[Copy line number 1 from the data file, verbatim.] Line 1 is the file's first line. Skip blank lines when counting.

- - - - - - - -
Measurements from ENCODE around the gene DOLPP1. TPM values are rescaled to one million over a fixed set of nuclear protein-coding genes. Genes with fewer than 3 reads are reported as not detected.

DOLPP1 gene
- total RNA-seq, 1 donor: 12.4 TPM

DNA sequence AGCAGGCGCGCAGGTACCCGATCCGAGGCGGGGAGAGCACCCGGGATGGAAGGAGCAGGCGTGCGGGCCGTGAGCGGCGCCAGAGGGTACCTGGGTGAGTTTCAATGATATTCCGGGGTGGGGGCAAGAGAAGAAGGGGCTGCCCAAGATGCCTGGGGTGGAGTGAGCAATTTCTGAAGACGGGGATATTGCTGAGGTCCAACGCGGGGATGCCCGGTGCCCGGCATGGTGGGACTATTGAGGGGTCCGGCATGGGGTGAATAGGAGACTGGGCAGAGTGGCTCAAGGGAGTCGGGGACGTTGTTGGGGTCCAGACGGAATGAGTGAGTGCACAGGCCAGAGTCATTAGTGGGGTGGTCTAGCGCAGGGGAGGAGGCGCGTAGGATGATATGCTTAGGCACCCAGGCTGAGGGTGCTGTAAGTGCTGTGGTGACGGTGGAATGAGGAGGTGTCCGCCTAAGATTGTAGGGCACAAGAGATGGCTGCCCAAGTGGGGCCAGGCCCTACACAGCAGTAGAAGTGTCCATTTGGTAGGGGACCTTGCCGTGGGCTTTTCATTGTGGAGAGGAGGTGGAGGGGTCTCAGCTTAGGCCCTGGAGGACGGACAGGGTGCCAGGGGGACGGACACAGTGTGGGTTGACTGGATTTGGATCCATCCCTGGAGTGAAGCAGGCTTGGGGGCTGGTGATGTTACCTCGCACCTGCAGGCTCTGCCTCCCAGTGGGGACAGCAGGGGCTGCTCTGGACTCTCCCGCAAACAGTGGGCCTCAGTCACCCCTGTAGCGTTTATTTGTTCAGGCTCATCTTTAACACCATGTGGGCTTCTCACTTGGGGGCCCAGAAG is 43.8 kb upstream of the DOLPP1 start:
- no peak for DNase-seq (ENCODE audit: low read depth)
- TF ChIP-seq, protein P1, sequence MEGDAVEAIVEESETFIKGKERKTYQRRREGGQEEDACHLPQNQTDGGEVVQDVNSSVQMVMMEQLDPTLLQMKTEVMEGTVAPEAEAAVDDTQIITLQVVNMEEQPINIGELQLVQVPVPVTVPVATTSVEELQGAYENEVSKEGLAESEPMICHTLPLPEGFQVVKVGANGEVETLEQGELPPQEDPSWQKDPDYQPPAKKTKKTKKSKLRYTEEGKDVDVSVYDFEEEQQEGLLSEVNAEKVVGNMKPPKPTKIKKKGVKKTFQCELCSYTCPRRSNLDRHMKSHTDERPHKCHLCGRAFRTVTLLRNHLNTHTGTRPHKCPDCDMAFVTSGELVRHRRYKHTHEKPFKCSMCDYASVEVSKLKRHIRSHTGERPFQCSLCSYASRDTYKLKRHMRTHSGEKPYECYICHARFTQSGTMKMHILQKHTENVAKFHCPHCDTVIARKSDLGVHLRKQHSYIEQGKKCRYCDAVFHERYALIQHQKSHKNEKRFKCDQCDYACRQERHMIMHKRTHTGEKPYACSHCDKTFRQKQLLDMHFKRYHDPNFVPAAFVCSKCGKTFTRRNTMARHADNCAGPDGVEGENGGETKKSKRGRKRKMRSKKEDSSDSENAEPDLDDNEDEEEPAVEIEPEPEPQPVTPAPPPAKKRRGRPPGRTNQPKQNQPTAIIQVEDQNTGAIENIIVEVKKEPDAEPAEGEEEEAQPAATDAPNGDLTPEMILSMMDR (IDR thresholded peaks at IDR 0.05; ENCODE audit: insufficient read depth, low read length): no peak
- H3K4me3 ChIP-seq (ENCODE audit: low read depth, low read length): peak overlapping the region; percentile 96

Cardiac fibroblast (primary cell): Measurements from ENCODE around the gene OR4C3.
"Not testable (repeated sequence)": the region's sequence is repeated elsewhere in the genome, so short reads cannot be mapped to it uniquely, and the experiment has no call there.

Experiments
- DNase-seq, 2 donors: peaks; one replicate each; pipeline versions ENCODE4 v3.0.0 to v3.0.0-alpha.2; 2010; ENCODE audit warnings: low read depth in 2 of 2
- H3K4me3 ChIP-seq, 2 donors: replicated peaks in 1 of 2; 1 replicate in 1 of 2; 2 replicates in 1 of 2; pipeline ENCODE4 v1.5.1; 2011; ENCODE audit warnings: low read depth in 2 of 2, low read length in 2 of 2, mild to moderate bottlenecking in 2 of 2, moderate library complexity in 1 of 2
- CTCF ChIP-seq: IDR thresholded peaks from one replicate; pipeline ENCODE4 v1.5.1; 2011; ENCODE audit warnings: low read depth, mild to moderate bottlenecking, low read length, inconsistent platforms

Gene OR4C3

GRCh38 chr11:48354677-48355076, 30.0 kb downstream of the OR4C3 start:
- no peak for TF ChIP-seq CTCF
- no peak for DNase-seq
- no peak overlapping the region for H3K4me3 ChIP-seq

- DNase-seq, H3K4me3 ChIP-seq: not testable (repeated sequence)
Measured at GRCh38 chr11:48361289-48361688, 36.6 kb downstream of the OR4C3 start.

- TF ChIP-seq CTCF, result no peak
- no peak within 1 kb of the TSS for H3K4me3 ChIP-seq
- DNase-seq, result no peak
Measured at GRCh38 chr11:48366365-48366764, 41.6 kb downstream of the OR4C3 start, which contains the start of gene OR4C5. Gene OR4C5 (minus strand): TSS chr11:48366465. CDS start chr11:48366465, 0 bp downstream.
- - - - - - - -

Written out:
Measurements from ENCODE around the gene DOLPP1. TPM values are rescaled to one million over a fixed set of nuclear protein-coding genes. Genes with fewer than 3 reads are reported as not detected.